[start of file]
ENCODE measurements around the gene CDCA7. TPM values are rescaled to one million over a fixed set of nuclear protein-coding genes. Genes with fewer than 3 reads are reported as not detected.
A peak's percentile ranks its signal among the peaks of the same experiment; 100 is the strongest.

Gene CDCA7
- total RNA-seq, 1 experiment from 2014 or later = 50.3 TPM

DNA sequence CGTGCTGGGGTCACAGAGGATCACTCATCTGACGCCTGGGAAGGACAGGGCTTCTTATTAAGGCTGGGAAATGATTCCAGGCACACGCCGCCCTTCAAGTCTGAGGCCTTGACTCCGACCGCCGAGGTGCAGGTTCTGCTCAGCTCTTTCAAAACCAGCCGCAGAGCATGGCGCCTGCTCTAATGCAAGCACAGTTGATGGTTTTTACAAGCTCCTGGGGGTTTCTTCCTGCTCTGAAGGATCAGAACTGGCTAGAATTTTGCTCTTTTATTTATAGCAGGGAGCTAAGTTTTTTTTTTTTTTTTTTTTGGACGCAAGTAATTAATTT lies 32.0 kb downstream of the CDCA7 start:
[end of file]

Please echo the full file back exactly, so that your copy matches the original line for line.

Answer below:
ENCODE measurements around the gene CDCA7. TPM values are rescaled to one million over a fixed set of nuclear protein-coding genes. Genes with fewer than 3 reads are reported as not detected.
A peak's percentile ranks its signal among the peaks of the same experiment; 100 is the strongest.

Gene CDCA7
- total RNA-seq, 1 experiment from 2014 or later = 50.3 TPM

DNA sequence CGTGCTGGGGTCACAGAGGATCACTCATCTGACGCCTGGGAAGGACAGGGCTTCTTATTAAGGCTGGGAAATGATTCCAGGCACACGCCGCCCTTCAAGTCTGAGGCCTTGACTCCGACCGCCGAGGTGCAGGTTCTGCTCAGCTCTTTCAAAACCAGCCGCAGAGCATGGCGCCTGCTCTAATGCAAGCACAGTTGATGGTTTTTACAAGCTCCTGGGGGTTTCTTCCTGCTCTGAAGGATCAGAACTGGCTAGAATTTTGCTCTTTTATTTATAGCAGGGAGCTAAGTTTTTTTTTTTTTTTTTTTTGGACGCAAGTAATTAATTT lies 32.0 kb downstream of the CDCA7 start: